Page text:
Plaintiffs, in their appeal, unsuccessfully argued that their evidence of “pecuniary loss” was sufficient, based on the Texas Pattern Jury Charge definition of “pecuniary loss” (and the definition used in the charge in this case at the trial court level), as meaning loss of services “such as nurture, care, education, and guidance….” They claimed that the case law indicated that measurement of such losses were “an inherently speculative and imprecise undertaking” that was “best left to the jury’s common sense and sound discretion….” The Dallas Court of Appeals, however, distinguished the Plaintiffs’ cases supporting this position, as none involved the exemplary damages cap statute. Instead, they found support in Goodyear’s cited cases for their holding “that a fact finding of pecuniary losses must be supported by evidence of actual monetary losses… in light of the facts and circumstances concerning that decedent’s relationship with the claimant and that decedent’s actual financial contribution to that claimant, before those findings can be used as economic damages when calculating the exemplary damages cap.”
Notably, the court held that “[i]n the event of a retrial, it will be taken as established as a matter of law that Carl’s death did not cause the daughters any past or future actual pecuniary losses within the meaning of [the relevant statute.]” This narrowing of the definition (and requirement of proof) of pecuniary damages will of course only be relevant in cases in which it is found that the Defendant was grossly negligent, and perhaps, if a state has a statute with language similar to that of the Texas statute which specifically defines “economic damages” to mean “compensatory damages intended to compensate a claimant for actual economic or pecuniary loss.”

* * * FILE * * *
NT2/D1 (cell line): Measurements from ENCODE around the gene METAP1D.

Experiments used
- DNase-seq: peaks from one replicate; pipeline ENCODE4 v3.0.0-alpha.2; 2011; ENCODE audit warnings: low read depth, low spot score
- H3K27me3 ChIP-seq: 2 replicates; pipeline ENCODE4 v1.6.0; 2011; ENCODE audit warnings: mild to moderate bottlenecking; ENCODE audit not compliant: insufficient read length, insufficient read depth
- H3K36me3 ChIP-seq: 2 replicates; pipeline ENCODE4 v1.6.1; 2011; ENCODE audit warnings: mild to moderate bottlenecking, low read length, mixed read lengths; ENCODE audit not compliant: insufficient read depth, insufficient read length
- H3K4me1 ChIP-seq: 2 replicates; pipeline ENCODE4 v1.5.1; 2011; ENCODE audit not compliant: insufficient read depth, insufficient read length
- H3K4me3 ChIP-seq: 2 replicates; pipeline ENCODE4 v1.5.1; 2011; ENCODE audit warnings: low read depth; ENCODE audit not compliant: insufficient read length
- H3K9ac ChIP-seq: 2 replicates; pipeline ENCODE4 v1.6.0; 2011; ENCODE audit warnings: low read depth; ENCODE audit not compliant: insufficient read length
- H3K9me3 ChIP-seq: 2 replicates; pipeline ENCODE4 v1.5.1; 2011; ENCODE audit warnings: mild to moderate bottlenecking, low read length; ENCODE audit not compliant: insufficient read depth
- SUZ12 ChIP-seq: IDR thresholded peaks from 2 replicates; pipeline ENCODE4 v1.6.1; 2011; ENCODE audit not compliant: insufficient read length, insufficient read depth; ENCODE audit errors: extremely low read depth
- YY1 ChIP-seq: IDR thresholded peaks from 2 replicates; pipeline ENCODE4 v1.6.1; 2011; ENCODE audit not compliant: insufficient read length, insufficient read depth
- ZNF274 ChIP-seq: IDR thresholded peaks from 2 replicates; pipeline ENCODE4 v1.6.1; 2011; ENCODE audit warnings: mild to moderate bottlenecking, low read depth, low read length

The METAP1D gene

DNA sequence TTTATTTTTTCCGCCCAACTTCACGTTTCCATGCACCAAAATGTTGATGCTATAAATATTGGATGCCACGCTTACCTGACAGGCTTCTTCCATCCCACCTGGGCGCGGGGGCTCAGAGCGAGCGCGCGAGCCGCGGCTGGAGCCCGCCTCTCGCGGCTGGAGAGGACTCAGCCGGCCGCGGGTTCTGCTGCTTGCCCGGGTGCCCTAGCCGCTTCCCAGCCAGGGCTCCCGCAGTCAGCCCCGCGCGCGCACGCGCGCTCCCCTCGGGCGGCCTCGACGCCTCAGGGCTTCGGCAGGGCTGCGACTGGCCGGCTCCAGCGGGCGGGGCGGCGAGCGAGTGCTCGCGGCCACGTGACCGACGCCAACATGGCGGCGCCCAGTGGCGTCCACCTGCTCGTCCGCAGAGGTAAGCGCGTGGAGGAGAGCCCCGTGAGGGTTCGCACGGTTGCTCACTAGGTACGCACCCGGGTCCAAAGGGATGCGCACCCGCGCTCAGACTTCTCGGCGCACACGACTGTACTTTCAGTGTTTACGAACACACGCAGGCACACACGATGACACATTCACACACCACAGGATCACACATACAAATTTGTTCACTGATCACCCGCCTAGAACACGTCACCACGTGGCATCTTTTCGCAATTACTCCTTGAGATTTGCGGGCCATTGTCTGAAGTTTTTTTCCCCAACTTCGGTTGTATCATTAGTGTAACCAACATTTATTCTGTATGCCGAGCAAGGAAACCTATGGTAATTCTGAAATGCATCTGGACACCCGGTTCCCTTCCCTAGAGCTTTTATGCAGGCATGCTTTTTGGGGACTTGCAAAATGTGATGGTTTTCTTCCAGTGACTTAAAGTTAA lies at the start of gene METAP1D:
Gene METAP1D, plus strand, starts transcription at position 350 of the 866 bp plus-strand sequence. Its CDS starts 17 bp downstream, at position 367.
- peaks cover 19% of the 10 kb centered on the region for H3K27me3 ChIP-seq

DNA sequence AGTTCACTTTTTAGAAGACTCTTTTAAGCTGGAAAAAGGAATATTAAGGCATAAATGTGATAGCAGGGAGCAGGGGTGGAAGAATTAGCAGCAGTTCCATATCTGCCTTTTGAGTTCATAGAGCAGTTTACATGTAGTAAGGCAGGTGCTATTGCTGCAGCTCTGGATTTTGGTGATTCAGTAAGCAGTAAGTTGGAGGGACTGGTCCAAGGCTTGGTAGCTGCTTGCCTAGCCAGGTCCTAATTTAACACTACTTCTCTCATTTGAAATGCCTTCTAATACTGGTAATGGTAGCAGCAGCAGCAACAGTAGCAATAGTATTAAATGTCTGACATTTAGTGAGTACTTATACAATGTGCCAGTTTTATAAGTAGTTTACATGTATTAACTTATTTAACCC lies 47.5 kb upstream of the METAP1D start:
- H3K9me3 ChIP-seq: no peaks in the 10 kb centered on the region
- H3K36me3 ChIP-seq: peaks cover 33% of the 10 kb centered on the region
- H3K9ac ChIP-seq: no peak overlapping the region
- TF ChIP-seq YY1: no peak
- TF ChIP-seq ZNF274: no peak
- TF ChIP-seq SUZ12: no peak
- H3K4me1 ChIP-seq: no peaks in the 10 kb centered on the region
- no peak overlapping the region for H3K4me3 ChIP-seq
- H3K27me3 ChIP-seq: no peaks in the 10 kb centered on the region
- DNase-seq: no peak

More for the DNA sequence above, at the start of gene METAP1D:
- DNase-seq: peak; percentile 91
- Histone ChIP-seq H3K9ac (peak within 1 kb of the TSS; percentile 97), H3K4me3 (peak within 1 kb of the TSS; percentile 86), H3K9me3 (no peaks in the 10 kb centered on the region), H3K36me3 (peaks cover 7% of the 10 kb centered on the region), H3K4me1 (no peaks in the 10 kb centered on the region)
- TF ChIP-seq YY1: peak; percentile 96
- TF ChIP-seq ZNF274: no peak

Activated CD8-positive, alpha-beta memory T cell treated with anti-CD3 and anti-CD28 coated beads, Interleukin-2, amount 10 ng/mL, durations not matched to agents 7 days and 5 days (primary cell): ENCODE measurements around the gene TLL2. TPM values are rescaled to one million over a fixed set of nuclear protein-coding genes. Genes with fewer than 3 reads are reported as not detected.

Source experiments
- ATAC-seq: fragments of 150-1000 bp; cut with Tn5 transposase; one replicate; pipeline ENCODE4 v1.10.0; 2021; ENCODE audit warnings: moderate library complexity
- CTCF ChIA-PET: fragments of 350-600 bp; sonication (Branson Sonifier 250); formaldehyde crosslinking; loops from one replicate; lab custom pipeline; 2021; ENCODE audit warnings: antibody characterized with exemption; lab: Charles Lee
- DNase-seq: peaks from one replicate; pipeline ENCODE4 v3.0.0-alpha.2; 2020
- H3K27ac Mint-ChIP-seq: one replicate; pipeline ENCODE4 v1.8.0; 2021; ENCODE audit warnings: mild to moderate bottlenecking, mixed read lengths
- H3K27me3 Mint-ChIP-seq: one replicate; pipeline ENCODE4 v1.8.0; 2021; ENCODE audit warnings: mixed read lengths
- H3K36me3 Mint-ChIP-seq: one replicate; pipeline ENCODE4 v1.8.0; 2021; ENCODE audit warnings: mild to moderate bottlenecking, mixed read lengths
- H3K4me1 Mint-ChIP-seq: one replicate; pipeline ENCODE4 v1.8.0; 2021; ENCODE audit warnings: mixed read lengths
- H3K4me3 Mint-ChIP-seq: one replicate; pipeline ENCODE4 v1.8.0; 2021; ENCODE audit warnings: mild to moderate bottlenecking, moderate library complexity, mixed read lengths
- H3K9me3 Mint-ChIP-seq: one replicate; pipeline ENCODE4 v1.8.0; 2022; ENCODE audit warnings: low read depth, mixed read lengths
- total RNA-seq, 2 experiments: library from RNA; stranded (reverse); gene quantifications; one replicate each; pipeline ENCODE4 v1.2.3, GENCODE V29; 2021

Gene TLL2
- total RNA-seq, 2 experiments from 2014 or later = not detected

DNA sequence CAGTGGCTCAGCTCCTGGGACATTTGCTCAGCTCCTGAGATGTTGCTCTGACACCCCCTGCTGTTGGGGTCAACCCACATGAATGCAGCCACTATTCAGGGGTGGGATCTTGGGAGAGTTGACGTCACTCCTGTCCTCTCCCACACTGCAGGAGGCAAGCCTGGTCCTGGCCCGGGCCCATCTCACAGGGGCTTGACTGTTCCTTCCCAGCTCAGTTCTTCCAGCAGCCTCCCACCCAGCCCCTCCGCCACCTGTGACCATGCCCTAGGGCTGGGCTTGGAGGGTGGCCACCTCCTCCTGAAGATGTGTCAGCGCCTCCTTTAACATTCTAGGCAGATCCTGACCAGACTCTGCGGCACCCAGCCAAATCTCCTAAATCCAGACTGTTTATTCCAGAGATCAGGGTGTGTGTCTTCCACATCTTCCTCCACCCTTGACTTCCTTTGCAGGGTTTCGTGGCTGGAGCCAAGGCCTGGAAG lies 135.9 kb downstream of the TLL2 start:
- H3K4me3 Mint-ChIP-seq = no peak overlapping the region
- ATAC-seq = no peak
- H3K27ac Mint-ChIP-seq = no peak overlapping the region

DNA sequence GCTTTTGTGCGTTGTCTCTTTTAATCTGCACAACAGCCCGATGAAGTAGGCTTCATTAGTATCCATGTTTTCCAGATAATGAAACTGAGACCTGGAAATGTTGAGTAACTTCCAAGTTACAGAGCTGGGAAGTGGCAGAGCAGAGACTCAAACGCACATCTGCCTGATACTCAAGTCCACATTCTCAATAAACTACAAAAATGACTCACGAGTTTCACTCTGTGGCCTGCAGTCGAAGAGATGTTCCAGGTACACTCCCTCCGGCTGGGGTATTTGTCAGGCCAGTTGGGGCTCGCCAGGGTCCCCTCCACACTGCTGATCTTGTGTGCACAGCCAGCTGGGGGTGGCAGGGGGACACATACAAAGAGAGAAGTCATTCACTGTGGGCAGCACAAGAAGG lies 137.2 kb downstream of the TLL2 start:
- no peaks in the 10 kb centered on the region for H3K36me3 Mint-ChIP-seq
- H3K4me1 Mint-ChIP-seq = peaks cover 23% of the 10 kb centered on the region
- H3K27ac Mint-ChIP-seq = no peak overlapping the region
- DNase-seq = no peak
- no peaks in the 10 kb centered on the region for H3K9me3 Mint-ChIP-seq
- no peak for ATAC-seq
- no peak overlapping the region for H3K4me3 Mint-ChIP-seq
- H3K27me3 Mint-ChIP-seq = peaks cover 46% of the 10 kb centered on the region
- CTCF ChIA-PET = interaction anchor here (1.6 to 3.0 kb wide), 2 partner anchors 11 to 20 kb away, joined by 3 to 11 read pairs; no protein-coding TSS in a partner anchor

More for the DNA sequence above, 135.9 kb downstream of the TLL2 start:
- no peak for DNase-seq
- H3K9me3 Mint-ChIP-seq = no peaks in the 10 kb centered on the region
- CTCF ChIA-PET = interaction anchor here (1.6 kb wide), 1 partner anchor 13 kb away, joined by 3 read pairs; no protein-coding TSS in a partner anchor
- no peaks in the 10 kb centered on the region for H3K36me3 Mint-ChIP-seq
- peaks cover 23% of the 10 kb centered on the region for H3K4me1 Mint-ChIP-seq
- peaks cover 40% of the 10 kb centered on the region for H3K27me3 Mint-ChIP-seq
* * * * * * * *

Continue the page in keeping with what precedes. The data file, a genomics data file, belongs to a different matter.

Although the portion of the opinion on the punitive damages cap was favorable for Defendants, the court looked at two other issues and ruled in favor of Plaintiffs. First, Goodyear argued that the evidence was legally insufficient to support a finding of gross negligence, pointing to the fact that although there was some evidence at the time indicating that asbestos could cause harm, there was no evidence to suggest that exposure at these doses could cause harm. Goodyear argued, instead, that his chance of developing mesothelioma was only one in 45,000 which could not be considered an extreme risk as a matter of law. The Court rejected this argument, finding that risk includes not only the chances of developing harm, but the magnitude of possible harm. The Court found that because the magnitude was “fast and certain death” and was so immense, the jury could have formed a firm belief that Goodyear’s acts and omissions involved the likelihood of Plaintiff’s serious injury and an extreme degree of risk. Goodyear also argued that there was not a sufficient showing of a subjective awareness of the risk involved and that Goodyear proceeded with conscious indifference, citing to its witness’s testimony that the company took measures to monitor and test for substances during the relevant time period. However, the court pointed out that this witness was impeached with contradictory deposition testimony and thus it was reasonable to conclude that they were not taking precautionary measures during the relevant time.